If marijuana is legalized you can expect Whole Foods Market to start selling cannabis products, the company’s CEO said on Thursday.
During a conversation hosted by The Texas Tribune, an audience member asked John Mackey whether his company would consider selling “alternative proteins” such as insects. Mackey said yes, and then, unprompted, he brought up marijuana.
“If cannabis is ever passed in Texas, chances are good that grocery stores will be selling that too,” he said. “You just never know what happens over time with markets. They change and evolve.”
The moderator asked Mackey which product he thought Whole Foods would start selling first: “bugs or pot brownies?”
“Let’s see what happens with the market and the government regulations over time,” he said.
It’s not much of a surprise that Mackey is open-minded about putting cannabis products on Whole Foods shelves. In 2013, he voiced support for marijuana legalization in an interview with Mother Jones.
“I am pro-choice, favor legalizing gay marriages, protecting our environment, enforcing strict animal welfare protection laws (I’ve been an ethical vegan for 10 years), marijuana legalization, having a welfare safety net for our poorest or disabled citizens, and a radically reduced defense budget and military presence around the world,” he said at the time.
It would also seem to make good business sense generally for Whole Foods to plan an entry into the cannabis business. Perhaps that’s why the company, which was acquired by Amazon in 2017, recently enlisted a “seasoned trend-spotter” to make predictions about the hottest items for 2019, and hemp products made the top-10 list.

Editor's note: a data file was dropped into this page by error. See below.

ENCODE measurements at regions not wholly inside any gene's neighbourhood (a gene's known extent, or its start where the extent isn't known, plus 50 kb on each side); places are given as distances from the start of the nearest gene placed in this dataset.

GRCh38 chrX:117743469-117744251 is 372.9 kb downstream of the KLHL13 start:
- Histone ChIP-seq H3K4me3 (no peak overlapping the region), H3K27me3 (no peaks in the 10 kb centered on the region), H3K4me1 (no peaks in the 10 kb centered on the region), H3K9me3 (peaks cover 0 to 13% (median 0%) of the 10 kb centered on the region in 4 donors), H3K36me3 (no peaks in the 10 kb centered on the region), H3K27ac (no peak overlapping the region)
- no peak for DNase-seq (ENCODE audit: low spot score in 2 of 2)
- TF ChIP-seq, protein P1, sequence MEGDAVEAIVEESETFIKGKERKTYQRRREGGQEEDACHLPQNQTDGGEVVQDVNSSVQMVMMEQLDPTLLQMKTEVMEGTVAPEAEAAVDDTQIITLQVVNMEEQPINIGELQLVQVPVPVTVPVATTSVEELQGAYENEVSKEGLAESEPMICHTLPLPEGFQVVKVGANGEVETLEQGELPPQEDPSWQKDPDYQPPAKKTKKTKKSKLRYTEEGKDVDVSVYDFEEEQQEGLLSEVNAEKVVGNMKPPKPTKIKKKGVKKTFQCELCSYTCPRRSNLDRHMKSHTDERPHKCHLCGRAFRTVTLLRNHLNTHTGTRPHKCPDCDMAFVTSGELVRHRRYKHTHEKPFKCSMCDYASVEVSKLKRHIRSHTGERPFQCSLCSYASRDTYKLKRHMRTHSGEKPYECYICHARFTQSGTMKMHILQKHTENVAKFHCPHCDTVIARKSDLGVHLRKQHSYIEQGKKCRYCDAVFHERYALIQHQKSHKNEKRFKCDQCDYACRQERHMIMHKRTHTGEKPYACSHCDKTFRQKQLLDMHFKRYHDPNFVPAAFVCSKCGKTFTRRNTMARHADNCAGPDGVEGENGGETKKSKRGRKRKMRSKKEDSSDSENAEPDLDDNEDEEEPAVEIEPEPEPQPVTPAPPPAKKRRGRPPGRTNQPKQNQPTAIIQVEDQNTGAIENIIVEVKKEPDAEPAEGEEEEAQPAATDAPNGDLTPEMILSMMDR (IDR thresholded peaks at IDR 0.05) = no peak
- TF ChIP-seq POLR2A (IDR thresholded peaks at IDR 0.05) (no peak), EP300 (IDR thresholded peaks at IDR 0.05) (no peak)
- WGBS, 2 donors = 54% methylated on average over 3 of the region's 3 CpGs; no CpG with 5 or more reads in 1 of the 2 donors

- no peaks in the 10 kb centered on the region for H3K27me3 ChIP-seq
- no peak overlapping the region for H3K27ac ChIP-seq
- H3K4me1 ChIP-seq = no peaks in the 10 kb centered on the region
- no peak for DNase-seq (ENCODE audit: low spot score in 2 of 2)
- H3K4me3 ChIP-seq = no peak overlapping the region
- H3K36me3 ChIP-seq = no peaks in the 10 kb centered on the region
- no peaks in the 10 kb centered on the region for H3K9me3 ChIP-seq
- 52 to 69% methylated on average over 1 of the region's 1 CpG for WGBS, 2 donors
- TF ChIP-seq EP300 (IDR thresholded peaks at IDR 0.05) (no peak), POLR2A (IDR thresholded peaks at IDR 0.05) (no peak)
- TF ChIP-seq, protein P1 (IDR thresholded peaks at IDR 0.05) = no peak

“Hemp hearts, seeds and oils are nothing new to food and body care lovers—they’re in everything from waffle mix to dried pastas,” the company wrote on its website. “But a new interest in the potential benefits stemming from other parts of hemp plants has many brands looking to explore the booming cannabis biz.”
And while it will take some further legislative changes before Whole Foods is comfortable selling marijuana products, the passage of the 2018 Farm Bill, which legalized industrial hemp, could at least open the door for hemp-derived CBD products to be sold down the line.
The commissioner of the Food and Drug Administration announced this week that the agency will be holding listening sessions later this year as it mulls over “alternative” pathways to allow for the inclusion of hemp-derived CBD in food products and dietary supplements.